the verbal pattern, but he does indicate its logical requi ments. And from this we shall move forward.
31. Korzybski's conception of the human being
As in everything else, Korzybski's conception of the hum, being derives from the basic assumptions of proce uniqueness, relatedness, and order. We may sum up tl conception by his most inclusive hyphenated statement connection with the human being.
Every individual is a unique organism-as-a-whole-xn-an-c vironment.
This statement may be divided into three parts:
i. Every individual is unique.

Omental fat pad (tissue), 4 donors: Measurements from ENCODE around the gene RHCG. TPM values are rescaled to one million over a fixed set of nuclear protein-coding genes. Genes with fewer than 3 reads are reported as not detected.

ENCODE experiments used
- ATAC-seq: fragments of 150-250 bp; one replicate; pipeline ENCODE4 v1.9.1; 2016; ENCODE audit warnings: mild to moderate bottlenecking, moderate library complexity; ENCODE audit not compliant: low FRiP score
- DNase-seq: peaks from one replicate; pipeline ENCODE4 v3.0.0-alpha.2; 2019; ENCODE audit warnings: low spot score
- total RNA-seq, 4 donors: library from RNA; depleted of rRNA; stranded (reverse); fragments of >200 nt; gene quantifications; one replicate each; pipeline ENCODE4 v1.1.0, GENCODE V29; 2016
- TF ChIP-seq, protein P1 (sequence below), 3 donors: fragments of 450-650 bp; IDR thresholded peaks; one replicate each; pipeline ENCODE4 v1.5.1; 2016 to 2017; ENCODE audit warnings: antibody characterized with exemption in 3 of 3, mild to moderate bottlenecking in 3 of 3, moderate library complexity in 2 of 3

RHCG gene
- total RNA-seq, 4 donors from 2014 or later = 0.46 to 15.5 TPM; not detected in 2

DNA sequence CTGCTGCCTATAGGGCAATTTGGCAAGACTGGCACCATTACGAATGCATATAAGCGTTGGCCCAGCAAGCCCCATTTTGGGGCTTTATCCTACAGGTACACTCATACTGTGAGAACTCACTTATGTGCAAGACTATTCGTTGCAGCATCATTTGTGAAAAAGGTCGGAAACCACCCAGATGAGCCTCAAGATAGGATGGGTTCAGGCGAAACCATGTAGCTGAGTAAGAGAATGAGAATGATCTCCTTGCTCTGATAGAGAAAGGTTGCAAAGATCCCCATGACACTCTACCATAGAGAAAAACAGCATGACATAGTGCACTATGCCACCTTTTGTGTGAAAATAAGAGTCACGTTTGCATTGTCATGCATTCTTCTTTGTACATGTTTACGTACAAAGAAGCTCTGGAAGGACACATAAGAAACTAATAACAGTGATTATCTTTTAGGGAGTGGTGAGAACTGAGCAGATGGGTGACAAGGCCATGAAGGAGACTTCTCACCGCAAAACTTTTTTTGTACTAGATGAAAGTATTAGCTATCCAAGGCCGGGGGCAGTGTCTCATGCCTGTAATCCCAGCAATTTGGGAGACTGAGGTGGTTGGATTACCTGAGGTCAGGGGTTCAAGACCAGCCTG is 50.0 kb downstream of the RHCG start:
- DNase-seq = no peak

The uniqueness of the individual has long been accept* as a matter of fact. One more point needs, however, to 1 made here to complete Korzybski's conception of uniqu ness. The individual is not only different from every oth human being in the world, he is also unique at every pa ing moment of his life. He is never twice exactly the sair And this, we shall find, has relevance to the field theory communication presented in Part Five.
25. Every individual is a unique organism-as-a-whole.
The whole organism is active in human behavior, there is one word that describes the organism-as-a-whol that word is "integration/f The self acts and reacts as unit.
3. Every individual is a unique organism-as-a-whole-i an-environment.
When Korzybski makes this statement, he approach